The next step is to select regions of the scanned image for input to
 OCR.  This is done in very straightforward fashion, by dragging
 rectangles or drawing polyline boxes around desired portions of the
 image.  Multiple regions can be sorted so that they are processed in
 any desired order.  An added plus: to avoid having to make duplicate
 scans of the same material, MiGraph OCR also lets you define the
 graphic regions of any scan, saving them as .IMG or TIFF files.

 When OCR is initiated, the program performs several unattended passes:
 rectifying the image, segmenting it, and generating a first
 interpretation of its content.  Because the process can take a while,
 you are kept appraised of progress by a succession of dialog boxes.  If
 automatic processing has been selected, output text is then saved
 transparently to the designated file.  Otherwise, the interactive
 learning phase begins.

 During interactive learning, the system presents you with problem areas
 of your scan, in greatly enlarged form, and asks you to correct or
 approve of its interpretations.  The process is easily managed, though
 it can be time-consuming if many problems exist (the process can be
 aborted at any point, however, and the resulting text file saved to
 disk with markers inserted to indicate ambiguous characters).  When
 correcting a problem, it's important to determine whether it's a result
 of poor scan quality or from an unfamiliar font or point size.  When
 scan-quality is at fault, you should correct the problem in text,
 without updating the current user dictionary.

 Entering a correction is usually a matter of typing a single letter,
 though occasionally, the program will present you with groups of
 several adjacent letters for identification.  Very rarely, the program
 will assume that two adjacent characters are one, and will not accept
 multiple characters for insertion.

 Alternatively, when you've identified a legitimate "training" situation
 (i.e., the program has failed to recognize text because it contains
 some regular feature (e.g., font, point size, or special letterform)
 which is unfamiliar) you can "train" OCR to recognize the character in
 the future.  A vectorized image of the new letterform is added to the
 current user dictionary, which can be saved back to disk at the end of
 the session.  Over time, dictionaries can be developed and refined for
 each type of text you regularly use as input, and these can add
 remarkably to the accuracy of OCR's interpretation.

 When you tell OCR to "learn" a new character, you must take care to
 input the correction properly.  OCR immediately applies any corrected
 interpretation to similar ambiguities throughout the text -- a process
 designed to prevent your having to correct the same mistake more than
 once.  Unfortunately, however, this also means that an erroneous
 correction can easily be propagated through your output, and -- if
 unrecognized at the end of the session -- perhaps even entered
 accidentally in the current dictionary when it is saved back to disk.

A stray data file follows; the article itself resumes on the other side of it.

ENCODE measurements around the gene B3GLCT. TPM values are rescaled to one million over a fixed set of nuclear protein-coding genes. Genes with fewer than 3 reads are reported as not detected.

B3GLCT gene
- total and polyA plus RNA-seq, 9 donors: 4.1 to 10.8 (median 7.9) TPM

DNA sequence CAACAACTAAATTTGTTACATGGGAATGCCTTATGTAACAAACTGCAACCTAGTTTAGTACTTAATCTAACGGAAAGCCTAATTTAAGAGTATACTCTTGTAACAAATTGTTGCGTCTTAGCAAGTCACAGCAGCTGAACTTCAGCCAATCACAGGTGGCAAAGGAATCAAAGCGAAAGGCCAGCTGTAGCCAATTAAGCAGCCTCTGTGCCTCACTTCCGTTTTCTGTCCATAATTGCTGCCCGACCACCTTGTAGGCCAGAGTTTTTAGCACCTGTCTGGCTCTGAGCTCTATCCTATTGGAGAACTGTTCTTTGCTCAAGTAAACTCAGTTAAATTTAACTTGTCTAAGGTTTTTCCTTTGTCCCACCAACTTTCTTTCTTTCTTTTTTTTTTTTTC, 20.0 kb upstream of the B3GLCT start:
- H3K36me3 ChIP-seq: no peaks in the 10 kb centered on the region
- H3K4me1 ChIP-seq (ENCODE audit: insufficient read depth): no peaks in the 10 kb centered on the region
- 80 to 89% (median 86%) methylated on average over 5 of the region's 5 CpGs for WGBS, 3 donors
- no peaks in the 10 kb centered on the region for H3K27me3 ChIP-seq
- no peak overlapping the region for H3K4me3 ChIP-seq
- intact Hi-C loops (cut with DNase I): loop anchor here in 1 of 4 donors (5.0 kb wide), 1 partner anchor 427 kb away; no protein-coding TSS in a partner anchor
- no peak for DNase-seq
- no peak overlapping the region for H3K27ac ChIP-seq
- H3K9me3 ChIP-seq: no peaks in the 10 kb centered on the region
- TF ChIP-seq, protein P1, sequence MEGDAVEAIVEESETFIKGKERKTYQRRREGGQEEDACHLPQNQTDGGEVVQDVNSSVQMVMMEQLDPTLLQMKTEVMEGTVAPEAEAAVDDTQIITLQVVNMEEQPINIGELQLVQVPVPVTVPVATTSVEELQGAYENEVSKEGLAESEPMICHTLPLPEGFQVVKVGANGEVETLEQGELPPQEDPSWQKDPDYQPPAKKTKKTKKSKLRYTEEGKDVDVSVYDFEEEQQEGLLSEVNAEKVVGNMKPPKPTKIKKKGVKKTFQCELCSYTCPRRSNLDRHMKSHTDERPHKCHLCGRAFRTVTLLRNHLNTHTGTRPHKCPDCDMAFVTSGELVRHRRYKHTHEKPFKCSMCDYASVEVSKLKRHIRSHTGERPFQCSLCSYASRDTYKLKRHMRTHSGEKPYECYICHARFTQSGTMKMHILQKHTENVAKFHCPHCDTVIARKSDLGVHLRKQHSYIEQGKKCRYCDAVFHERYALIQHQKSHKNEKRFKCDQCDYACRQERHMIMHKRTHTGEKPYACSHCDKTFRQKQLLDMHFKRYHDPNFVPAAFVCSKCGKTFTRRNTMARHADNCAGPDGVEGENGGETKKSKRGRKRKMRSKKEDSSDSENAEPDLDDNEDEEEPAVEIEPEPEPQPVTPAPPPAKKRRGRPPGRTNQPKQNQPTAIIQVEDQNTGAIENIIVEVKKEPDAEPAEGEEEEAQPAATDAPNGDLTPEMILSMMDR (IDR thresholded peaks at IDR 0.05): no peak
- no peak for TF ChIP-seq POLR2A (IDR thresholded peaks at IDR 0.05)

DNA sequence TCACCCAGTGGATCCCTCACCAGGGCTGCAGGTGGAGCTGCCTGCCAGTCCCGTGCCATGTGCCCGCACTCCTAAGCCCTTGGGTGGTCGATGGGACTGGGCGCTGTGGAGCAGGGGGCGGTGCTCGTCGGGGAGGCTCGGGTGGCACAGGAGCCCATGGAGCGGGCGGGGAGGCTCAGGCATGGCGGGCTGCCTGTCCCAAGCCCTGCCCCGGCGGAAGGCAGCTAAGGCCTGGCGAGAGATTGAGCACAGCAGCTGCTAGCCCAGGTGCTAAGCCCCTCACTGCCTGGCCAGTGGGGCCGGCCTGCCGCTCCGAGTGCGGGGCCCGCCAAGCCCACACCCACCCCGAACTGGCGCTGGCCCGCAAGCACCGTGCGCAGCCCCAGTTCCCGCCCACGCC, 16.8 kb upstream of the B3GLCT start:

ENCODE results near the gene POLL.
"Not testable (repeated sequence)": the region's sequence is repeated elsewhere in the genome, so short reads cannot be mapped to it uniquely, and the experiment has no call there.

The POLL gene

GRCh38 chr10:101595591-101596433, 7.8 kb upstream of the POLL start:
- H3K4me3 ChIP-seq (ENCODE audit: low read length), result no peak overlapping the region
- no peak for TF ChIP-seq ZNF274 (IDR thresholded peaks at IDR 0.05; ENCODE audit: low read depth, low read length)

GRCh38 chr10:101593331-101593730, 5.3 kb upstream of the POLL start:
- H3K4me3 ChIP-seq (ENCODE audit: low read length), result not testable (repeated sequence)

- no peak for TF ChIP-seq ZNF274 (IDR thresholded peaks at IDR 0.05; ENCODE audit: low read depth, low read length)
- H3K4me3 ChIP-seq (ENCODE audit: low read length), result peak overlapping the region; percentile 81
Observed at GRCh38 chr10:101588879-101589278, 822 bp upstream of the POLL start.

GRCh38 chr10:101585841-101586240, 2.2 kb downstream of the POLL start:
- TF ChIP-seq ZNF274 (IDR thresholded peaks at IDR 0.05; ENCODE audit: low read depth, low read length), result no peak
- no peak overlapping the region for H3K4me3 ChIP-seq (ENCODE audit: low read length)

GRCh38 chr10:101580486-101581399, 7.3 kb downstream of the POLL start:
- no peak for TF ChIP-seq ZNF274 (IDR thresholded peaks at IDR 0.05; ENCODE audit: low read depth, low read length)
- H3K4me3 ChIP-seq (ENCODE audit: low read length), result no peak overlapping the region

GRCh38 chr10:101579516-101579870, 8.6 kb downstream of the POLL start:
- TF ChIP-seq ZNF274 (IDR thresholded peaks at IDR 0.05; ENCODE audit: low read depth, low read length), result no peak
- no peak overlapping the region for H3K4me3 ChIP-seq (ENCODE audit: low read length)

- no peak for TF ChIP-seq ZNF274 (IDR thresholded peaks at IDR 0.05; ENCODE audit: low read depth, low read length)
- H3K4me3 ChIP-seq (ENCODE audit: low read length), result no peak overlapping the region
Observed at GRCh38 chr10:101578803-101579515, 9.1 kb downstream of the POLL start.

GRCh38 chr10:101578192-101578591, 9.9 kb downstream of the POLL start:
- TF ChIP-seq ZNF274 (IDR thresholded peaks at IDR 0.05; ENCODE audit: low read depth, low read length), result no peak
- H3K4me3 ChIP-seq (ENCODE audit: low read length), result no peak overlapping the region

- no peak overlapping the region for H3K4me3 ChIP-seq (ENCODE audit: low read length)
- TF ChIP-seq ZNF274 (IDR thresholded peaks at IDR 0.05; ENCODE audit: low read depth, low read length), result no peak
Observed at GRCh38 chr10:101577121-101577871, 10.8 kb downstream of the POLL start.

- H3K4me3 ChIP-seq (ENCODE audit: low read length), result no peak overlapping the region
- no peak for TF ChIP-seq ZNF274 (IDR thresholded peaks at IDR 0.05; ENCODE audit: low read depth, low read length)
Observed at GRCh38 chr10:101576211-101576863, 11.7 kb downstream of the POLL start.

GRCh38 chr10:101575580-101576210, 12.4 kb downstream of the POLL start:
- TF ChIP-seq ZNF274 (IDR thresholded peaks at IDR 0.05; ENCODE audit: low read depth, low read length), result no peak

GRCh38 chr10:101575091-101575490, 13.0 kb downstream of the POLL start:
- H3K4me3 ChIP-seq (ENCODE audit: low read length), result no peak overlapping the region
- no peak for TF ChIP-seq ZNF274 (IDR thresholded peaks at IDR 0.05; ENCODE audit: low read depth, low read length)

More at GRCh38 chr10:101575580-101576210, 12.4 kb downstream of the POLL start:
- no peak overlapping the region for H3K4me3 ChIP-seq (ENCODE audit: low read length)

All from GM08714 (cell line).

Unfortunately, there's no way to "edit" the updated dictionary after a
 training pass, nor to return to a problem area during the pass, to re-
 enter a correction.  So a fair amount of dictionary-refinement can be
 lost, if you're not careful.

 While I've described using OCR to process only a single scanned unit of
 text, it's also very easy to append the results of several OCR sessions
 to the same output file, creating a single result document that can be
 imported to a word processor.  Alternatively, however, I've had good
 luck employing utilities such as WizWorks!' Scan-Lite to conjoin
 several scans into one uniform image before importing into OCR.
 Unfortunately, I have no means of testing how well MiGraph OCR would
 perform on input from a full-page flatbed scanner; but I suspect that
 for serious applications, this option should be thoroughly explored.

 Performance

 Once a sufficiently-refined user dictionary has been created for text
 from a particular source, MiGraph OCR is very accurate.  It's also
 fairly quick, at least when processing in automatic mode: a page of
 Courier 10-pitch type, scanned at 300 dpi, can be output as ASCII in
 something like three minutes, which is marginally faster than an
 average-to-good touch typist could enter the same material.  Naturally,
 text output by OCR must be further processed before it can be
 considered correct.  At least part of this process (i.e., spell-
 checking) can be automated, however.

 Because performance accuracy is so dependent on user dictionaries,
 MiGraph OCR is most useful when input is derived from only a limited
 range of text-types.  Even with this constraint, however, it's easy to
 imagine a broad range of applications.  Particularly intriguing is the
 idea of using MiGraph OCR to convert faxes, received via faxmodem, to
 ASCII files -- providing a wholly "paperless" solution to fax
 correspondence in the computer context.

 Only one significant feature is lacking: the ability to queue multiple
 files for input and unattended processing.  Hopefully, this feature
 will be added in a future upgrade, since it would make the program
 highly competitive with Kurzweil and other dedicated OCR systems,
 particularly in the small office environment.